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Friday, 5 June 1970

Mr FAIRBAIRN (Farrer) - The aircraft industry, by its very nature, is subject to violent fluctuations not only in Australia but throughout the world. When the

Royal Australian Air Force needs an aircraft it needs it quickly. These aircraft cannot be produced at the rate of a few each year over a period of 10 or 15 years. The RAAF wants an aircraft quickly and hopes, when it buys it, that it will last a decade or even longer. There always will be periods of stress in the aircraft manufacturing industry when inadequate numbers of skilled workmen are available and there always will be periods of excess workmen when there is a drop in activity after orders are completed.

Why do we need an aircraft industry in Australia? There are number of reasons. I suppose the first is that it helps to provide employment. We are told that something like 7,000 people are employed in this industry. Quite a number of them are employed on civilian work and not on aircraft production. We need an industry to provide a nucleus on which to expand in case it is necessary, particularly in wartime. However one cannot foresee the sort of expansion over a long 5-year period such as was the case in World War II because I do not believe that that type of global war will eventuate again. We need an aircraft industry to reduce the cost of purchases of both civilian and Service aircraft. When we say we are producing an aircraft in Australia people tend to think that we are fully producing it. We are not doing this. Although 60% of the basic Mirage aircraft is made in Australia, if we take into account all the avionics probably only about 30% of the final cost of an operational Mirage is incurred in Australia.

It has been said that we need an aircraft industry to earn money from exports. In this regard we have had some success in various fields. We would have had much greater success with the Jindivik had it not been for the United States policy that it would not purchase Australian made equipment as against American made equipment unless there was a vast difference in the cost. The Americans wanted to purchase the Jindivik years ago but succeeded in doing so only fairly recently because there was no doubt that it is much better than any alternative produced in the United States. We need an aircraft industry in order to produce spares quickly. When I was Minister for Air a Sabre would have had to be abandoned had we not had local production. It suffered a rather bad explosion. We were able to repair it and get it back into service because we had a local industry. The aircraft would not have been repaired if we had had to get most of the parts from overseas. We need to be able to produce modifications and to service aircraft. Then I suppose we need an aircraft industry in order to be independent of overseas supply and control. This is important, particularly since one or two European countries from whom we have purchased equipment have tried to direct us, in a most ham fisted way, about where that equipment should be used.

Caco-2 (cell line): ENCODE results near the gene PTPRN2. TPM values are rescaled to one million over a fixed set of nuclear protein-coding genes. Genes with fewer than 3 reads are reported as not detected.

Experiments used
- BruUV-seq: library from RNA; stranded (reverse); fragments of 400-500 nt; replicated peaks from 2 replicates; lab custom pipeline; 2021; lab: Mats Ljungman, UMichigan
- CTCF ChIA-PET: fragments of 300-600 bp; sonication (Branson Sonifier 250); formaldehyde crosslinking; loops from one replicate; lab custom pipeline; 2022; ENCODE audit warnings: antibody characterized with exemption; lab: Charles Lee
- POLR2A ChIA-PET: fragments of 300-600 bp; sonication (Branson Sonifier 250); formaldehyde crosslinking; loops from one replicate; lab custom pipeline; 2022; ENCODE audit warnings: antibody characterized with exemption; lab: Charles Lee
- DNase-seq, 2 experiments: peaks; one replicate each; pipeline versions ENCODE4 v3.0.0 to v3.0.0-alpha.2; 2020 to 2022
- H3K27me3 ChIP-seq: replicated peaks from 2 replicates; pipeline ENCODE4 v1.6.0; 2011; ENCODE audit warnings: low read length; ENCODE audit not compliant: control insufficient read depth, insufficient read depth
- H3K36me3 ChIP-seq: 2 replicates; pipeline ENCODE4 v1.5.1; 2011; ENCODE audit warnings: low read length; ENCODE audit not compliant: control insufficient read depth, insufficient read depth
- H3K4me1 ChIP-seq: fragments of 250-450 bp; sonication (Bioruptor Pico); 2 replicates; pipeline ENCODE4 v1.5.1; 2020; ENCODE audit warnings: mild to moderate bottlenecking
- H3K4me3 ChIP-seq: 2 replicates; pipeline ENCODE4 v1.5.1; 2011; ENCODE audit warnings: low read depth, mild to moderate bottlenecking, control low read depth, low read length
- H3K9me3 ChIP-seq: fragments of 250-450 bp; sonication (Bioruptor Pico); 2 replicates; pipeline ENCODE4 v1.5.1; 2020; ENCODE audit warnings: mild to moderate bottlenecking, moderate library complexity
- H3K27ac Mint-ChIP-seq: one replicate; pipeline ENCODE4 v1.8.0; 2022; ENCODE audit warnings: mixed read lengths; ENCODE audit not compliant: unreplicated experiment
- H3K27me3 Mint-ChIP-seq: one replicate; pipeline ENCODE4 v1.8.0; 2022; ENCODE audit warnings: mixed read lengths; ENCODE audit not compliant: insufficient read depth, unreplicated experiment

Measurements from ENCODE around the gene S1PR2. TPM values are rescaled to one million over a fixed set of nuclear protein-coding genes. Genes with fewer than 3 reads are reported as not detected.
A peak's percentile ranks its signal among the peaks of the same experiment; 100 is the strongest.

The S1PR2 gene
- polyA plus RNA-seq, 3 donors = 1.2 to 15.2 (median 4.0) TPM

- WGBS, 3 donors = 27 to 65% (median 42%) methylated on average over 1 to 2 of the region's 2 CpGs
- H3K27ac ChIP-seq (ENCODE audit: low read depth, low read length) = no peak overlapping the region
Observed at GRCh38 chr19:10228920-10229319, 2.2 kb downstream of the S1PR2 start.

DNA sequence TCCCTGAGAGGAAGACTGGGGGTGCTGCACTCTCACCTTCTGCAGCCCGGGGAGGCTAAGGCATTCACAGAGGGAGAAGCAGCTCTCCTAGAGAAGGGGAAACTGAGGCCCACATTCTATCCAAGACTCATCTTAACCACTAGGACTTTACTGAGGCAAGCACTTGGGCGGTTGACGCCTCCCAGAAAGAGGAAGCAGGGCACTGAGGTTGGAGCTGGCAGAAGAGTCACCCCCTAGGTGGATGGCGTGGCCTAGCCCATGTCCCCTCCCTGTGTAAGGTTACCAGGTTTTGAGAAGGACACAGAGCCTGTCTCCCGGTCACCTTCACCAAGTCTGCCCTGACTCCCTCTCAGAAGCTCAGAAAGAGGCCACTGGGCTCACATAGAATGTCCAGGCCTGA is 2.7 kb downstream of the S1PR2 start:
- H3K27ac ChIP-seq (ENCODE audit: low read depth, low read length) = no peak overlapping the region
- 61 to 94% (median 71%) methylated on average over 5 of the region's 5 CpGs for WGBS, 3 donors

But there are drawbacks to this policy. The greatest drawback with local production is that you tend to get a set-up in which something designed in Australia almost inevitably turns out to be not as good as best aircraft designed and flying overseas. Then, by pressure of events, the RAAF is forced to take something which is second best. Australia has been particularly fortunate in this respect. I would say that plane for plane the RAAF matches or exceeds almost all air forces operating throughout the world because we have been able to go overseas and take our pick. I would hate us to get down to a state of affairs in which we were forced to use something other than the best, particularly in the important field of combat. Perhaps it is different in the case of transport aircraft or other aircraft of that sort. We have to decide whether we want the RAAF to be just a public relations show for Australian industry or whether we want it to be the best equipped air force in the world. I see that my colleague the honourable member for Northern Territory (Mr Calder) is in the chamber. At one stage he and I were operating in the same theatre. I know that we did not give a damn who made the aircraft we were flying in. All that we were worried about was whether it was better than the aircraft we were facing. At one unfortunate period when I was doing long range unarmed reconnaissance the aircraft I was in was not the best. There is a future for the industry in Australia. It lies in repairs, maintenance and modifications and in a number of projects such as the Jindivik, the Ikara, the Turana and others that are being looked at. It also lies in making components. I believe it is essential that when we place orders for defence equipment overseas we have an agreement that many of the components that can be made in Australia shall be made in Australia. This is not a debate on whether or not we have an aircraft industry but a debate on what is to be the level of activity in that industry.

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